“May we be holy as The Lord our God is holy.” Amen.
Growing up in a church with the word “Bible" in its name, I was often encouraged to get on a daily reading plan to read the whole Bible in a year. This is certainly a meaningful spiritual practice, but I wouldn’t recommend my strategy: reading straight through from Genesis. Genesis and Exodus were pretty fun, mostly collections of the stories I knew from Sunday school. Then I reached Leviticus, the source of today’s reading from the Hebrew Bible. I read long descriptions of how to slaughter which animals for the different types of sacrifices and I struggled to understand the relevance of what to do with infected cloth. Leviticus, you see, is primarily a priestly handbook for temple practices. My resolve to complete the reading plan withered, and I retreated to occasional excerpts from the New Testament – big picture stuff.
However, if we glance at Jesus’s words in today’s gospel reading, we might be surprised to find him pointing us right back at Leviticus. Rather than making a new proclamation, he identifies a core commandment by quoting verbatim from Leviticus: “you shall love your neighbor as yourself” (Lev. 19:18). In doing this, he invites us into the Jewish practice of wrestling with the Torah so that we might live out God's will for our lives as a community and as individuals.
What is the context for our Leviticus passage? We find ourselves quite literally at the heart of the Torah: we’re in the center of the middle book. Our excerpt comes in the middle of a section known as the “Holiness Code," spanning chapters 18 through 20. While the rest of Leviticus is primarily concerned with priestly practices inside the Temple, the Holiness Code applies to all of the people of Israel as they go about their daily lives.
The core of this holiness code starts out our passage: “You shall be holy, for I the Lord your God am holy” (Lev. 19:2). That sounds a bit intense for me. The word seems so untouchable, and rightly so, for it means “set apart.” I can connect a bit more with the paraphrase “Stand out in the way that I stand out.”
I confess that I have often had a twisted understanding of what it means to be set apart. Particularly because I recently graduated from a twisted place called Yale. At Yale, I found myself in a world bathed in prestige. My freshman year acquaintances, for example, included the two-time national Latin championship winner, the World Debate champion, and a violin prodigy/published neuroscientist/charity founder. Everyone was brilliant, accomplished, interesting, and also fun. While I, as a rural public school kid, felt like a phony in this context, my response was to try to make sure I found ways to get prestige for myself. This influenced my decision to go for a Master’s Degree in my four years. I wanted to be a person worthy of elite society.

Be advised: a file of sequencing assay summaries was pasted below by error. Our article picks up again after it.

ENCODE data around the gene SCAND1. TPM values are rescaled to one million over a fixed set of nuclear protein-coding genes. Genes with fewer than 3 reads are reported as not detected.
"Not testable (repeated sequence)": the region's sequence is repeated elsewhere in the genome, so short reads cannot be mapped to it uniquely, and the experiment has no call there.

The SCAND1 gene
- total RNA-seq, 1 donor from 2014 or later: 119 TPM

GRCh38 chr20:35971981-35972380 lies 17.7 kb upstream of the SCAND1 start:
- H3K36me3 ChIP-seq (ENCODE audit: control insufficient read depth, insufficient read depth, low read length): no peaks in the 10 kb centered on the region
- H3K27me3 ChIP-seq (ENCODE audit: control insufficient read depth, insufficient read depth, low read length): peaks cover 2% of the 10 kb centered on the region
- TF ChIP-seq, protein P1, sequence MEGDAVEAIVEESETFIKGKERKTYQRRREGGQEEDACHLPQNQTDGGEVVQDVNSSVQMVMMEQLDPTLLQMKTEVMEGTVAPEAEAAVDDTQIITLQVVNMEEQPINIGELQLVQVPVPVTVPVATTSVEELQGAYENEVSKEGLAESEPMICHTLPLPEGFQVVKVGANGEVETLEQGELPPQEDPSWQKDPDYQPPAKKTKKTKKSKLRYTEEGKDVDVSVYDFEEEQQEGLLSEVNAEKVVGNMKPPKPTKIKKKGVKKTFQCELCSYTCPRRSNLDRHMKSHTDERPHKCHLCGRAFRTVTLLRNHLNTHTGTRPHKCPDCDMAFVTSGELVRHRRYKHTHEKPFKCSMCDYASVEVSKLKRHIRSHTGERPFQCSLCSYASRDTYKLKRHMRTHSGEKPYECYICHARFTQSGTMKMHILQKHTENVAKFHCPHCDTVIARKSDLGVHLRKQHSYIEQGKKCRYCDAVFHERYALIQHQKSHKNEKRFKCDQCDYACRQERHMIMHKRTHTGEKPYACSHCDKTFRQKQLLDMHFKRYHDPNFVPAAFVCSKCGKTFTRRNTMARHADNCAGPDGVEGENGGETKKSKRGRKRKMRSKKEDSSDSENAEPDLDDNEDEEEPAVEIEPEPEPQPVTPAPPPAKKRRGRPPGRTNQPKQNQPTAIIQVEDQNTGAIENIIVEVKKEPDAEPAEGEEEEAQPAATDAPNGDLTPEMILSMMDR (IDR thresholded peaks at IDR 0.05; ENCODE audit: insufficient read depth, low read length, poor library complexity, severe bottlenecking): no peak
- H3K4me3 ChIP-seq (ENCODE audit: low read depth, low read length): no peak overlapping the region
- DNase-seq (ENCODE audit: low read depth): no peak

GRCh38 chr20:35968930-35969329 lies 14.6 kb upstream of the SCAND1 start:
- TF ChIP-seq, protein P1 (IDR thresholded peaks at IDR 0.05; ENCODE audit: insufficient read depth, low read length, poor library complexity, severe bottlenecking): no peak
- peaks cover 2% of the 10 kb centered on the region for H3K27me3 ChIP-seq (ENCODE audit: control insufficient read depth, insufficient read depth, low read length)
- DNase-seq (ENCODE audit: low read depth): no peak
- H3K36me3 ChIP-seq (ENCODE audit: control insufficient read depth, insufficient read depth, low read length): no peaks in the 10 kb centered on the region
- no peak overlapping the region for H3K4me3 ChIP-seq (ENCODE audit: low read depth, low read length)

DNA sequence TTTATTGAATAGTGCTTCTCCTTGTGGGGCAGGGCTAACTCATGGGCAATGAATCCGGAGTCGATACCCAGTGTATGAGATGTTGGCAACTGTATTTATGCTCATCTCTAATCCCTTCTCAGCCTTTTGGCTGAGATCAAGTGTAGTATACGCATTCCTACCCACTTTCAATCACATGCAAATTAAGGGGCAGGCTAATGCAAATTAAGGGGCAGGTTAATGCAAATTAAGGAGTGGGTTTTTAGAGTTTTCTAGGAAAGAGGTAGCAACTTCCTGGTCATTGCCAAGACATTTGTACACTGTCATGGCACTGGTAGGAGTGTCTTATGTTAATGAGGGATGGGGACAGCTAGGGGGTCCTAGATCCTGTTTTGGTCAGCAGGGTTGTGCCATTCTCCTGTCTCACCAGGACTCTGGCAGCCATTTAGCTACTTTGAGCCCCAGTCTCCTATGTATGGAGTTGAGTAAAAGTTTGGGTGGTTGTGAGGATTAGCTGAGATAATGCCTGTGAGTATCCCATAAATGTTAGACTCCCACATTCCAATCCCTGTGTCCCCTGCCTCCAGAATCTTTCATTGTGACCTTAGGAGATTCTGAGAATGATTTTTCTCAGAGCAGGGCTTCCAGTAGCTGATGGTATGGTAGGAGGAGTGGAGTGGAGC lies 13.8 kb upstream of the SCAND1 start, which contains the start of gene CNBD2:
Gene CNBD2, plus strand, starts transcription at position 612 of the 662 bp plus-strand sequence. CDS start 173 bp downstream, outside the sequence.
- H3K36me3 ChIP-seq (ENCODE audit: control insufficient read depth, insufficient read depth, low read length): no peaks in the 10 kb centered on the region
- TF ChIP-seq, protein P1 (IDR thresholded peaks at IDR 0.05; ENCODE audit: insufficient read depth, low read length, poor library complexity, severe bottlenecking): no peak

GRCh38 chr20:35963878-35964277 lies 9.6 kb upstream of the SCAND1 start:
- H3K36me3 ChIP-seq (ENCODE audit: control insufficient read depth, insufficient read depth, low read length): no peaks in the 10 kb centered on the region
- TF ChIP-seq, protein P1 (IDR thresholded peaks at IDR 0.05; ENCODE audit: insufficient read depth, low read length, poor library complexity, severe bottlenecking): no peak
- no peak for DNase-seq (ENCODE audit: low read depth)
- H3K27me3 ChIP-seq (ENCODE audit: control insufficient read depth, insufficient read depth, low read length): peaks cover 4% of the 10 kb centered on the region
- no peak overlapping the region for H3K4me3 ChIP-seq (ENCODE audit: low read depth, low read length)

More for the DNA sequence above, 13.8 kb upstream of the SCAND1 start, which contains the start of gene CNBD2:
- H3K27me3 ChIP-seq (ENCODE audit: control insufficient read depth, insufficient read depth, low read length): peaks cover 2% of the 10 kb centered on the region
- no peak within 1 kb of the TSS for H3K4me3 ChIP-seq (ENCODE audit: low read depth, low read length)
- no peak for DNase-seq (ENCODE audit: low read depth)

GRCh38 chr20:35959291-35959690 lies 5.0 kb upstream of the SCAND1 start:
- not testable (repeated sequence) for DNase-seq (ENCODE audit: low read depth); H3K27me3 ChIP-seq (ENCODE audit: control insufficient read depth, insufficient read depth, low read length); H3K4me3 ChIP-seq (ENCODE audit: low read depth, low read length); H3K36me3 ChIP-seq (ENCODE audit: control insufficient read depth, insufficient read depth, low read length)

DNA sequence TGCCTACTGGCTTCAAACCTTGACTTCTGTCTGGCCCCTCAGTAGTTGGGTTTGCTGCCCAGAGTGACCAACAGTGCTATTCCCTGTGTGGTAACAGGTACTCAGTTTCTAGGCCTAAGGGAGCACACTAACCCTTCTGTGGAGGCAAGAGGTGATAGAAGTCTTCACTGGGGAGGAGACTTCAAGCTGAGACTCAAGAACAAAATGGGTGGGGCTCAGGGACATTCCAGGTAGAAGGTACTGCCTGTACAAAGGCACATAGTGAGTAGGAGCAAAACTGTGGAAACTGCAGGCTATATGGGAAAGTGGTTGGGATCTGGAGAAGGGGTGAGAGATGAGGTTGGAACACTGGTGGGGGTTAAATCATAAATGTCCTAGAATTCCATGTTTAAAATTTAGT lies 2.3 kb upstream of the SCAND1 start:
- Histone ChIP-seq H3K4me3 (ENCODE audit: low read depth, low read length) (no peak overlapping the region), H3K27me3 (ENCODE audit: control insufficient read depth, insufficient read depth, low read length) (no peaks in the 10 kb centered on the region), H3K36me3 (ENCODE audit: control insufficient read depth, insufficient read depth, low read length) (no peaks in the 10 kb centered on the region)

This impacted my other relationships. My friends from home started to seem boring by comparison. People who weren’t at the top of their field didn’t seem worth hearing from. As former Yale professor and outspoken Ivy League dissident William Deresiewicz put it, “We were the best and the brightest, as these places love to say, and everyone else was, well, something else: less good, less bright.” In other words, far from a beloved neighbor who I love as myself.
In Leviticus 19, we see a very different picture of what it means to stand out. To highlight a few commands:
Revere your father and mother. I am the Lord. (19:3)Whether a ritual purity matter like not mixing fabrics or a human dignity matter like providing the poor with food, the grounding is the same: “I am the Lord.” The structure of this passage, and indeed of the whole book of Leviticus, has a profound impact: Both the commands regarding ritual of religious practice and commands regarding daily interactions lead us to the same thing. We are sharing in the holiness of God.
Keep the Sabbath. I am the Lord. (19:3)
Don't make idols. I am the Lord. (19:4)
Leave food for the poor and foreigner. I am the Lord. (19:9-10)
Make just judgments. I am the Lord. (19:15)
Love your neighbor as yourself. I am the Lord. (19:18)
Don't let animals breed or mix fabrics. I am the Lord. (19:19)
Don't eat food with blood. I am the Lord. (19:26)
Love the foreigner among you as yourself. I am the Lord. (19:36)
When I think of being “holy” in the context of talking about God, I often set apart my time engaged in formal worship, like our service now. In the sense that these moments are set apart from the rest of my week, they are indeed holy.